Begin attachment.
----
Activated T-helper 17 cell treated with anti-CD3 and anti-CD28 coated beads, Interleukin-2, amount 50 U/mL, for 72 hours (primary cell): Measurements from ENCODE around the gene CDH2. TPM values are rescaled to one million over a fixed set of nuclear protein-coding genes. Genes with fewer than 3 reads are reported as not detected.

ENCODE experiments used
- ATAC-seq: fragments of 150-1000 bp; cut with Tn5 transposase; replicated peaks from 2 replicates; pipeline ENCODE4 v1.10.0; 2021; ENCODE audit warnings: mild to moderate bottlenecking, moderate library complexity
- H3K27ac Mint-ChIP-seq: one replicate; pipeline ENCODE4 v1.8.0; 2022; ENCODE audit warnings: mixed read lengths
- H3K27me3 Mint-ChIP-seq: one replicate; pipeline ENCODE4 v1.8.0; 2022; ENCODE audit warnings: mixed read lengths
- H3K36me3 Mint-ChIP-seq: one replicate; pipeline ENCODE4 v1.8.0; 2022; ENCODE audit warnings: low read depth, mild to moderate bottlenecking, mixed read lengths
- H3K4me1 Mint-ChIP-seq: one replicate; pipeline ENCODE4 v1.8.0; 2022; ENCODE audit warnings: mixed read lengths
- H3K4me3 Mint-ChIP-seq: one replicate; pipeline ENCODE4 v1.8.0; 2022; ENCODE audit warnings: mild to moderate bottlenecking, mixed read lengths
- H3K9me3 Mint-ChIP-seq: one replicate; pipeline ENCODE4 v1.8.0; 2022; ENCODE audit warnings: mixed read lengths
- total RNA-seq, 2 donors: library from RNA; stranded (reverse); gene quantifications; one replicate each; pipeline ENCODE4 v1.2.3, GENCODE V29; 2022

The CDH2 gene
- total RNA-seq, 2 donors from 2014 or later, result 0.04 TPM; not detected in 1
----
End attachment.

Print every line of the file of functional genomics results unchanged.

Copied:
Activated T-helper 17 cell treated with anti-CD3 and anti-CD28 coated beads, Interleukin-2, amount 50 U/mL, for 72 hours (primary cell): Measurements from ENCODE around the gene CDH2. TPM values are rescaled to one million over a fixed set of nuclear protein-coding genes. Genes with fewer than 3 reads are reported as not detected.

ENCODE experiments used
- ATAC-seq: fragments of 150-1000 bp; cut with Tn5 transposase; replicated peaks from 2 replicates; pipeline ENCODE4 v1.10.0; 2021; ENCODE audit warnings: mild to moderate bottlenecking, moderate library complexity
- H3K27ac Mint-ChIP-seq: one replicate; pipeline ENCODE4 v1.8.0; 2022; ENCODE audit warnings: mixed read lengths
- H3K27me3 Mint-ChIP-seq: one replicate; pipeline ENCODE4 v1.8.0; 2022; ENCODE audit warnings: mixed read lengths
- H3K36me3 Mint-ChIP-seq: one replicate; pipeline ENCODE4 v1.8.0; 2022; ENCODE audit warnings: low read depth, mild to moderate bottlenecking, mixed read lengths
- H3K4me1 Mint-ChIP-seq: one replicate; pipeline ENCODE4 v1.8.0; 2022; ENCODE audit warnings: mixed read lengths
- H3K4me3 Mint-ChIP-seq: one replicate; pipeline ENCODE4 v1.8.0; 2022; ENCODE audit warnings: mild to moderate bottlenecking, mixed read lengths
- H3K9me3 Mint-ChIP-seq: one replicate; pipeline ENCODE4 v1.8.0; 2022; ENCODE audit warnings: mixed read lengths
- total RNA-seq, 2 donors: library from RNA; stranded (reverse); gene quantifications; one replicate each; pipeline ENCODE4 v1.2.3, GENCODE V29; 2022

The CDH2 gene
- total RNA-seq, 2 donors from 2014 or later, result 0.04 TPM; not detected in 1